What is Diaspora?
September 22, 2011 § 1 Comment
September 22, 2011,
Over the last year or two, Diaspora has been telling the world it is coming and making a lot of big promises. They have also spent some time claiming that new features in places like Facebook and Google+ are inspired by their work (based on what people in the know might have shared).
While I love the concepts they espouse, I am curious to see if they can actually do this in such a way that is more compelling than the current options out there. Also, this sounds to me a little like MySpace – “we give you the tools and you design the experience.” This was an interesting experiment, but had a big impact on why MySpace did not succeed.
Therefore, I ask the question…what is the point of too much control for people to have over their own experience. This might just be the next experiment to answer that question.
If you are curious about Diaspora….below is the latest email to people on the beta list, which offers a fairly good explanation about what Diaspora is.
Thanks again for your interest in joining the Diaspora* community, and for your patience. We’re working on getting your invite out to you as quickly as possible, and we’re still committed to getting it to you by the end of October. We’re pushing out hundreds of thousands of invitations as quickly as we can — thanks for bearing with us.
As promised in our previous message, we want to tell you a little more about why we believe so strongly in Diaspora*’s mission: to build a new and better social web, one that’s 100% owned and controlled by you and other Diasporans.
Diaspora*’s distributed design is a huge part of it. Like the Internet itself, Diaspora* isn’t housed in any one place, and it’s not controlled by any one entity (including us). We’ve created software that lets you set up and run your own social network on your own “pod” (or server) and connect your network to the larger Diaspora* ecosystem. You can have a pod all to yourself, or one for just you and your friends, or your family, giving you complete ownership and control over your personal social information (including your identity, your posts, and your photos) and how it’s all stored and shared. Or you can simply join one of more than 20 open pods.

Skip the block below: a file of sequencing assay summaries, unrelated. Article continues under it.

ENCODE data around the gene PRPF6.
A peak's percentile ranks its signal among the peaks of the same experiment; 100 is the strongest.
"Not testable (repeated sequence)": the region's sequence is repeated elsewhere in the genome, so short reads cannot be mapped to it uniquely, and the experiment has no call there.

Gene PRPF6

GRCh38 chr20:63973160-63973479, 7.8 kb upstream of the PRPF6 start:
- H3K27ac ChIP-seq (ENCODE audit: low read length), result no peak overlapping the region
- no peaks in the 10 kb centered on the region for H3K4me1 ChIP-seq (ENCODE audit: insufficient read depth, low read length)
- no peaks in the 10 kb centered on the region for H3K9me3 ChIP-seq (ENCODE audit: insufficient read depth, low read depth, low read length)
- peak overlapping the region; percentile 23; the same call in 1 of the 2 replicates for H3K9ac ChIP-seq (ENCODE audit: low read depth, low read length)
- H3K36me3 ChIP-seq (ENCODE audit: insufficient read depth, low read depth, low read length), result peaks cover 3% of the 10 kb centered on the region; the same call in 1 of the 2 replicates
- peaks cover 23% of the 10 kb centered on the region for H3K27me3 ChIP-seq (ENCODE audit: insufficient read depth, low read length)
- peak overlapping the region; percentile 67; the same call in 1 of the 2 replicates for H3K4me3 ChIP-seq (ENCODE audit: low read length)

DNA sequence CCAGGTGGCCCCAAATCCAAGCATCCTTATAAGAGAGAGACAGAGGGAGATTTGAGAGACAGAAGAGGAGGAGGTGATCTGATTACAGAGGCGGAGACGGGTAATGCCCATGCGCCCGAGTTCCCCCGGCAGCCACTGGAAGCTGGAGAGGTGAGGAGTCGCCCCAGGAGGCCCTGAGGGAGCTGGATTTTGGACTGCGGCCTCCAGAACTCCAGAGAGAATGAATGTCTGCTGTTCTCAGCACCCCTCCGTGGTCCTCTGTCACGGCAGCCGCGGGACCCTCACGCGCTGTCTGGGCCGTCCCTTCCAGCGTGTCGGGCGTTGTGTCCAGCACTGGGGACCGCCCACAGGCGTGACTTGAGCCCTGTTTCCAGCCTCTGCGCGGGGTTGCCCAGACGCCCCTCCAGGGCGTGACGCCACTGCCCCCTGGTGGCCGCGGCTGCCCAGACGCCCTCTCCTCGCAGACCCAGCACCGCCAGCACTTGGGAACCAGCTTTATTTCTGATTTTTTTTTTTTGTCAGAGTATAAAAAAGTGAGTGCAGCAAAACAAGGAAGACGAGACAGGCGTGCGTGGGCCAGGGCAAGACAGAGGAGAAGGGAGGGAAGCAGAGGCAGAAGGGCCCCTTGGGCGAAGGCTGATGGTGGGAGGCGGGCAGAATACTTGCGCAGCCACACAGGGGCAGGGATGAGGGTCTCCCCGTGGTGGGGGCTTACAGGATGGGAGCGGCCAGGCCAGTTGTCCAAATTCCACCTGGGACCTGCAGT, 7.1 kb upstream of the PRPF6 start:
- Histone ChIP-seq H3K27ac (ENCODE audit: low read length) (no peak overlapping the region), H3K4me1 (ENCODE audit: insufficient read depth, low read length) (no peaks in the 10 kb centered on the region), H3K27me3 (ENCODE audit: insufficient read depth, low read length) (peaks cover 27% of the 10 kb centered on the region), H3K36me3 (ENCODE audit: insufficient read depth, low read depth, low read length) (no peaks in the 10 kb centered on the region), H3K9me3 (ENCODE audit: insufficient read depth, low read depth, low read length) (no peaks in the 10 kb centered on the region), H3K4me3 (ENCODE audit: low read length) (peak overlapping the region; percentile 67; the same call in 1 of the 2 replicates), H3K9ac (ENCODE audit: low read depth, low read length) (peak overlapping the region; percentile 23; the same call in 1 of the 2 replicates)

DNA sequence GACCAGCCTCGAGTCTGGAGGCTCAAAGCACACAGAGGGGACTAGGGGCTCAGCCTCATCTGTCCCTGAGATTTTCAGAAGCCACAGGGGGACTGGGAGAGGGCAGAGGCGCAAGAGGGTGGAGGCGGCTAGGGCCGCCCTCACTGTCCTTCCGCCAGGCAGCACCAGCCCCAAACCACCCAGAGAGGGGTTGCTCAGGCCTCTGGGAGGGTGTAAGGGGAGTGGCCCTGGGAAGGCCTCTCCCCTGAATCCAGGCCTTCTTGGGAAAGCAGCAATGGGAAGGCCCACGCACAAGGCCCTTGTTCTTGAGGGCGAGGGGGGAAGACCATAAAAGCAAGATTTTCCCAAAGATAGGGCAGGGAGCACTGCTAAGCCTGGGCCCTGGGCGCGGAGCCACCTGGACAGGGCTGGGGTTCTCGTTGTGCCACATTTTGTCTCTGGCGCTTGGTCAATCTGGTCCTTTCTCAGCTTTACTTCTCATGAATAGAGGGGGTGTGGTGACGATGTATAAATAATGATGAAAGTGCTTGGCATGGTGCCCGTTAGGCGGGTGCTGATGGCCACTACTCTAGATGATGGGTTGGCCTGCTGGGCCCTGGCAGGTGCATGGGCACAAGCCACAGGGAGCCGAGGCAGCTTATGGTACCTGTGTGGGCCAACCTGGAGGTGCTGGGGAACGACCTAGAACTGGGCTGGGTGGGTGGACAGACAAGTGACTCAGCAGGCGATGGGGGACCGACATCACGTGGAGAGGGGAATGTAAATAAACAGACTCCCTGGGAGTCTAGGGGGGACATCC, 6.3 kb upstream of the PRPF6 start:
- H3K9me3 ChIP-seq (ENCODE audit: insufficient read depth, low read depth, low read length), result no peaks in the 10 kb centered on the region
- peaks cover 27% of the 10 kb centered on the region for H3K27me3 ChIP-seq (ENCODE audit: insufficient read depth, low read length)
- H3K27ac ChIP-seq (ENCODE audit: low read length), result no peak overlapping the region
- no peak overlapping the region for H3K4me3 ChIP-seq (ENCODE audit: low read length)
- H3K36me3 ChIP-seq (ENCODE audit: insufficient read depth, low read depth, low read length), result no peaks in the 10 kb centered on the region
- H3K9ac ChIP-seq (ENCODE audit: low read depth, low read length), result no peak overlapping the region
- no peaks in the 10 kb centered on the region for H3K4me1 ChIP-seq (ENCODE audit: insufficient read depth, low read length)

This means you can do what you want. You can express yourself candidly, and be your authentic self. You can go by whatever name you like on Diaspora*. Pseudonyms are fine, and this both protects you (if you want to say something your boss or your parents disagree with) and opens the door to real connection. Here’s how one blogger and Diasporan put it:
This kind of authentic connection brings back the social freedom that made the Internet awesome in the first place. And this is just the beginning.
You can make great connections with anyone in the Diaspora* ecosystem, not just the people on your own pod, because the pods are linked together.
You can also use Diaspora* as a home base for your outbound posts on Facebook, Twitter, and Tumblr, writing to them all from Diaspora*. In the future, you’ll be able to monitor your inbound streams from Diaspora* as well.
Yet our distributed design means no big corporation will ever control Diaspora*. Diaspora* will never sell your social life to advertisers, and you won’t have to conform to someone’s arbitrary rules or look over your shoulder before you speak.
And because your information is yours, not ours, you’ll have the ultimate power — the ability to move your profile and all your social data from one pod to another, without sacrificing your connection to the social web. Over time, this will bring an end to the indifferent, self-serving behavior that people can’t stand from the walled gardens that dominate social networking today. When you can vote with your feet for the environment where you feel safest, the big guys will have to shape up, or risk losing you.
We’re still building this move-your-profile capability, as well as other key features. It’s hard work, but we’re building the future we want to see, with incredible community support.
Diaspora* is a genuine community effort. More than 160 people have contributed to our code, putting us in the top 2% of all open source projects tracked by Ohloh. Hundreds more volunteers have translated Diaspora* into 13 of the world’s spoken languages so far, with another 32 translations in progress. Thousands of Diasporans have given us more than 3,000 points of feedback. (We’re listening closely, and building the features you’re asking for as fast as we can.) And of course, thousands of donors have helped pay for our development, and hundreds of thousands of people — including you — are patiently waiting for access to try it out.
Thanks again for your patience. We can’t wait to see you here, and to build a brighter future together.
As usual all comments are welcome.